2. Persons who will need to change a work procedure or system as a result of the review are advised of the changes in a way that will enable them to implement their duties consistently with the revised Scraper SWMS; and,
  3. Workers that will be involved in the scraper work are provided with the relevant information and instruction that will assist them to understand and implement the revised Scraper SWMS.

When preparing your Scraper SWMS, here are some topics you might want to also include to ensure you have covered as many risks and hazards as possible.

Planning and Preparation When Working With and Around Scraper. 

When writing your Scraper SWMS, establish any policies, procedures and systems for working with Scraper in consultation with the Principal Contractor and workers while being sure to establish:

  • Health and Safety guidelines for scraper work
  • Emergency plans and evacuation procedures for the Scraper SWMS
  • Worker inductions for Scraper
  • Toolbox talks (safety meetings) added to the Scraper SWMS
  • Outline details of supervision of the site and workers on the Scraper SWMS
  • Check all workers qualifications, permits and competencies for Scraper operations
  • Ensure the Scraper and any related equipment is functioning correctly
  • Hazard reporting procedures in place and added to the Scraper SWMS
  • Incident reporting procedures in place and added to the Scraper SWMS
  • Exclusion zones when conducting scraper work
  • Risk Assessment for TASK completed and noted on the Scraper SWMS
  • Electrical NO GO ZONES identified, discussed and documented.

Assessment of Site Conditions 

Thoroughly assess the work site/area conditions when working with scraper and ensure that:

  1. A risk assessment of the scraper work is conducted
  2. Suitable access and adequate space to conduct scraper work safely
  3. Consult with all stakeholders on potential hazards and risks when conducting scraper work
  4. Consultation with all relevant workers and personnel for Scraper SWMS details
  5. If conducting Scraper at night, ensure there is adequate lighting
  6. Check that the work environment is suitable for scraper work

Scraper Training and Worker Qualifications

Ensure all workers have the appropriate licenses in conducting Scraper as well as any qualifications that may be required for various scraper projects before starting work. If White Cards are required, retain copies of all cards, licenses and qualifications of personnel.

All personnel must:

  1. Be trained and/or have received instructions on the Scraper SWMS including all safety and emergency procedures.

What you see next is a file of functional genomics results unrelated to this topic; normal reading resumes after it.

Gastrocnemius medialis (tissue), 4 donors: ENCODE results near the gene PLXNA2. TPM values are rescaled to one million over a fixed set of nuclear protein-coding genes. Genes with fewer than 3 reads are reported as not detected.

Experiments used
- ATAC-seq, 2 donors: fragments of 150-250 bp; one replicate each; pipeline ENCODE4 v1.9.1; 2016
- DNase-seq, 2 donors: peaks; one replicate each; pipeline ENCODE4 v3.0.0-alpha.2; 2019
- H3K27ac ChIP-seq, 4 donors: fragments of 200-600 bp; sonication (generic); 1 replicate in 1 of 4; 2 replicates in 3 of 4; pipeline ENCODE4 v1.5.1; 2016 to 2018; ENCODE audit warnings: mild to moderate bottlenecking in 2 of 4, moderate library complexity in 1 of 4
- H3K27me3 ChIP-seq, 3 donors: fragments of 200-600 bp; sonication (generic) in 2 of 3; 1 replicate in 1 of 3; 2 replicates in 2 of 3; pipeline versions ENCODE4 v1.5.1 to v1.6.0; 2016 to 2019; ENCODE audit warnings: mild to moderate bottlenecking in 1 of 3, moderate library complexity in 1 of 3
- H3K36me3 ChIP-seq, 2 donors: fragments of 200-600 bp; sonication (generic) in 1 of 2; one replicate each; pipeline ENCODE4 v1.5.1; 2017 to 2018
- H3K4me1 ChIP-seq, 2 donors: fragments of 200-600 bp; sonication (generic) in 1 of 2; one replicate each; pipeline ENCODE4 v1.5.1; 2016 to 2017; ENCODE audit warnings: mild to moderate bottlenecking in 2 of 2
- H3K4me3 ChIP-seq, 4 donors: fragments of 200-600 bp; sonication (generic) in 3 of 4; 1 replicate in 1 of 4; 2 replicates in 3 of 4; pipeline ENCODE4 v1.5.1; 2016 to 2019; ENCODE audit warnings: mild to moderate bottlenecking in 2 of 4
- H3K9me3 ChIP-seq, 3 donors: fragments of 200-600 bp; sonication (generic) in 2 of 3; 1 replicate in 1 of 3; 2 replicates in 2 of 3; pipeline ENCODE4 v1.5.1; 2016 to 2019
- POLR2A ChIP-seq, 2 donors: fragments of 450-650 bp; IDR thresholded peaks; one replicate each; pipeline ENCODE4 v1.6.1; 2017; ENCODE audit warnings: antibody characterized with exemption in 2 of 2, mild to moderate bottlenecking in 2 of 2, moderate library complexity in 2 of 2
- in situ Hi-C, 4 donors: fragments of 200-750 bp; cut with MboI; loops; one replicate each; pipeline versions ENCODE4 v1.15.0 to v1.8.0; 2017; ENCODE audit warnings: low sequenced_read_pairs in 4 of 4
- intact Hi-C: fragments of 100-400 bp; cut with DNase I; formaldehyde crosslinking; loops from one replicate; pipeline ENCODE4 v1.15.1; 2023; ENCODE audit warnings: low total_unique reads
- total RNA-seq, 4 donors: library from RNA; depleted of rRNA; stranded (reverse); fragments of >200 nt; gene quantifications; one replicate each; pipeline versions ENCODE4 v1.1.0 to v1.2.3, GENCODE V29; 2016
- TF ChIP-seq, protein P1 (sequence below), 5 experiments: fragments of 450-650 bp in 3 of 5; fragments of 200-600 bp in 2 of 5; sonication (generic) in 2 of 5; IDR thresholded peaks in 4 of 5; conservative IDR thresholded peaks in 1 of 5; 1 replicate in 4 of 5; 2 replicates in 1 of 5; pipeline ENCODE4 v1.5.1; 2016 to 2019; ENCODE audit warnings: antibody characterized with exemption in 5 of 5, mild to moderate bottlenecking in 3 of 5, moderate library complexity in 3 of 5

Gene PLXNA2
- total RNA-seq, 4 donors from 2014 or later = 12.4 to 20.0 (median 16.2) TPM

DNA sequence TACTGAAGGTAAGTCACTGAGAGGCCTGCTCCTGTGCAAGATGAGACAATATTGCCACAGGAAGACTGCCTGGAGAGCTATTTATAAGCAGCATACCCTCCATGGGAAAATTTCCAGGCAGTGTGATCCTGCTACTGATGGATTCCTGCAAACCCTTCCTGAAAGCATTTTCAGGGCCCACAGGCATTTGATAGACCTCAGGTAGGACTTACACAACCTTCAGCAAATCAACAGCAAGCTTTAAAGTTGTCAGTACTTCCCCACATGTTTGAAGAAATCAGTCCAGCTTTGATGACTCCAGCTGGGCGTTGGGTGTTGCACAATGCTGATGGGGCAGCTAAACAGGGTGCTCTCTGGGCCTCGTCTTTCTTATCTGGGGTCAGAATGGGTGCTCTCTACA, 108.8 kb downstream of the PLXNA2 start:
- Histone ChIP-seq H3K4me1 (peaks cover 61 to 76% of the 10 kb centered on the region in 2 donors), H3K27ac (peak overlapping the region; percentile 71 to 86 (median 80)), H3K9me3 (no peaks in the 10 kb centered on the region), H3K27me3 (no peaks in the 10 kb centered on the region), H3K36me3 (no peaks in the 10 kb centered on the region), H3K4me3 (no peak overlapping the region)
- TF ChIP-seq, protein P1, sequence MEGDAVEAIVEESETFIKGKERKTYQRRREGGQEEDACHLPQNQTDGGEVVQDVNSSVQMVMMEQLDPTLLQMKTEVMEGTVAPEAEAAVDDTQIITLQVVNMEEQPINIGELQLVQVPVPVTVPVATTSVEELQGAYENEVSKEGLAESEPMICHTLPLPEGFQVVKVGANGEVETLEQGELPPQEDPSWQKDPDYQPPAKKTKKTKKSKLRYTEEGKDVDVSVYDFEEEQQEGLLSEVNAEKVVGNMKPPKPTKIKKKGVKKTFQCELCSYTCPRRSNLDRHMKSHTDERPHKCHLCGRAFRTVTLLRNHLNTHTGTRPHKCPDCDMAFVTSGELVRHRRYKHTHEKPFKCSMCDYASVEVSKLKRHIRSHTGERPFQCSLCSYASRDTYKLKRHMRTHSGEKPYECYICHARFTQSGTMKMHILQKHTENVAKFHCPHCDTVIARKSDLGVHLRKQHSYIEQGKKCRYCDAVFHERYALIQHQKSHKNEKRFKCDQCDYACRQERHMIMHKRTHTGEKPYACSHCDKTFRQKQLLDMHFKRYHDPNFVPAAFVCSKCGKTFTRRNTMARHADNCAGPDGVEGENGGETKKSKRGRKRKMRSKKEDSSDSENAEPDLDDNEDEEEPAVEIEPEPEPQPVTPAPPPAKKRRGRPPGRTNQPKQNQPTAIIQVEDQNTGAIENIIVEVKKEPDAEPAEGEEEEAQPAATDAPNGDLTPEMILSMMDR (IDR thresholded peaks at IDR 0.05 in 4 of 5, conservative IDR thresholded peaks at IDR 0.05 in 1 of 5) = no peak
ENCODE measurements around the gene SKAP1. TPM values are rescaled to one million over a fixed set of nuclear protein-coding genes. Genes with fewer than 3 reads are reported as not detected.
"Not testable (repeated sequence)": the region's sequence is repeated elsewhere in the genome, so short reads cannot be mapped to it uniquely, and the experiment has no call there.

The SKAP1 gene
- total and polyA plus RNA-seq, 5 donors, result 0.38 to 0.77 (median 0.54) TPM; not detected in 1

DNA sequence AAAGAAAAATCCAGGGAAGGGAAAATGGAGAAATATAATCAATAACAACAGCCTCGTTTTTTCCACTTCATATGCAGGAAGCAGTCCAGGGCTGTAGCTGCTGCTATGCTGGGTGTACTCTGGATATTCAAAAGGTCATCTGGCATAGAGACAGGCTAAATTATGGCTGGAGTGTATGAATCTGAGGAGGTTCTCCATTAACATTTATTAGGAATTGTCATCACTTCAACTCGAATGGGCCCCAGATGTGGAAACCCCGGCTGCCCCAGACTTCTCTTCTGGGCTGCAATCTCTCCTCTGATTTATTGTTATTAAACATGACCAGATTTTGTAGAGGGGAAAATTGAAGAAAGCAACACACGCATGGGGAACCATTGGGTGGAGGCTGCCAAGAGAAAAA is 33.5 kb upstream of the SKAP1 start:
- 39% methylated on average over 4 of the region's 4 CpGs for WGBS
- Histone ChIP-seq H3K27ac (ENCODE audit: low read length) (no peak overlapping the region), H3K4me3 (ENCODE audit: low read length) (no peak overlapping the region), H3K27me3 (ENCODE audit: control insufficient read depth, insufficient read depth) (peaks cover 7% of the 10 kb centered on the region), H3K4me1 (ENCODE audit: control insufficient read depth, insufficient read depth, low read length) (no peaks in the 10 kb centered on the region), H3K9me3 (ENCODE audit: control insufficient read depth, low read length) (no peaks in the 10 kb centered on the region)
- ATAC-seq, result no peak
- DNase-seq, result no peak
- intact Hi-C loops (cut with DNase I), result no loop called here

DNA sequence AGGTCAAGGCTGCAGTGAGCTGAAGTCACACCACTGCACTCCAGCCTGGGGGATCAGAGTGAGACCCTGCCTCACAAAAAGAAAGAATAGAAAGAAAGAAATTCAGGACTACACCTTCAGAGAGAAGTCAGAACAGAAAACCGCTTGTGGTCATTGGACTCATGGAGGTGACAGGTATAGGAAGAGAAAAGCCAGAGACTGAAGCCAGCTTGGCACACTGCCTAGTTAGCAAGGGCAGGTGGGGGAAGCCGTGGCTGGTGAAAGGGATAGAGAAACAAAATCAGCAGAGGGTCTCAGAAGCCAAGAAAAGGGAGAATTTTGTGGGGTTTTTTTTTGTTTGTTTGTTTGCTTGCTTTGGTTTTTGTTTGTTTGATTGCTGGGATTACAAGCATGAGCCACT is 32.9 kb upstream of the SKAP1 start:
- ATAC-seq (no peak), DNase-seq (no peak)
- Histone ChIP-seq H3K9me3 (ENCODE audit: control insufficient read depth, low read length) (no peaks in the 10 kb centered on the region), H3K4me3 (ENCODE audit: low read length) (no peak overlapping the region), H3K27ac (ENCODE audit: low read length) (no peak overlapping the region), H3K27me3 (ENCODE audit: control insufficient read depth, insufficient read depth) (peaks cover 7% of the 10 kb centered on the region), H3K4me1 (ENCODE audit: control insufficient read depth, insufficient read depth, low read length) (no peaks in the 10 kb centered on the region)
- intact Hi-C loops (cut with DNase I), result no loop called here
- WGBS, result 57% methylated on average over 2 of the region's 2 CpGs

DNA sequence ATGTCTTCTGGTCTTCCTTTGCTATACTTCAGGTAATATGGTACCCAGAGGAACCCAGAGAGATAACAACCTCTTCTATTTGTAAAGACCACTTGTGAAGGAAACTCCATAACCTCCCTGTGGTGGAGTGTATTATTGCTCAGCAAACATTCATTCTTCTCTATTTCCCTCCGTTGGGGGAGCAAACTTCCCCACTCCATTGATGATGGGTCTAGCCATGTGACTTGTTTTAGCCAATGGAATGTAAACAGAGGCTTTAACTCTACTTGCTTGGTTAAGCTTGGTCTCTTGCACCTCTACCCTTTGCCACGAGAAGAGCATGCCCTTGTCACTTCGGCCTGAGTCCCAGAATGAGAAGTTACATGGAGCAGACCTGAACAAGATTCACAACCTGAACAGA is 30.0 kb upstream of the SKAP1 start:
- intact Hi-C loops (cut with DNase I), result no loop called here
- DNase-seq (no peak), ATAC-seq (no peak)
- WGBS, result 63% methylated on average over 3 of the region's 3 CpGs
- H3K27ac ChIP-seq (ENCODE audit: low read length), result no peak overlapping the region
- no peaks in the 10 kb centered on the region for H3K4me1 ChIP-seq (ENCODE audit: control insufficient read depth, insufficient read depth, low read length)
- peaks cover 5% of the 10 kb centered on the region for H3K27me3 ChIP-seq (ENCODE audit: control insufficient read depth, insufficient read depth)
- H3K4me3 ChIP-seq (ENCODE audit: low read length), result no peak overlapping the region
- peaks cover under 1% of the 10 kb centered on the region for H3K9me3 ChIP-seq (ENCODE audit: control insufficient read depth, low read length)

2. Be qualified, knowledgeable and competent in Scraper operations and scraper work as well as all delegated tasks/responsibilities
  3. Be fully aware and understand the scope of work in relation to the Scraper SWMS

Below are some examples of some Control Measures to be implemented when creating your own Scraper Safe Work Method Statement Template:

  • Plant operators on sites must wearing PPE as required onsite wearing foot protection is necessary.
  • Persons working near plant or vehicles must be wearingHi-vis garments - wearing hi-visibility vest or shirt is necessary.
  • Always use orange flashing lamp and reversing beeper to warn of hazard from plant.
  • Highlight all the pinch points and nip points with appropriate warning signs posted advising of danger make sure other persons areaway from machine before operating.
  • Always sound warning to advise others of intention to operate vehicle.
  • Location of hitch link always has limited clearance. Hitch and steering movement can reduce clearances suddenly and cause personal injury always stop engine before servicing.
  • Never jump start at battery. Use remote starting receptacle or jump start to + battery post.
  • Battery access is limited. Jump starting at the battery or improper jumper cable connections at the starter can result in battery explosion.
  • Suspension may collapses when control is moved to Lock Down or engine is shut off thereby reducing clearances between frame and axle components.
  • Stand clear with engine running to prevent personal injury.
  • Check all fluid levels, including oils, water, hydraulics and battery fluids wearing eye and hand protection is necessary.
  • Carry out operational check of all lights, flashers and warning signals.
  • Check all tyres for proper pressure, wearing or damage to tread or casings.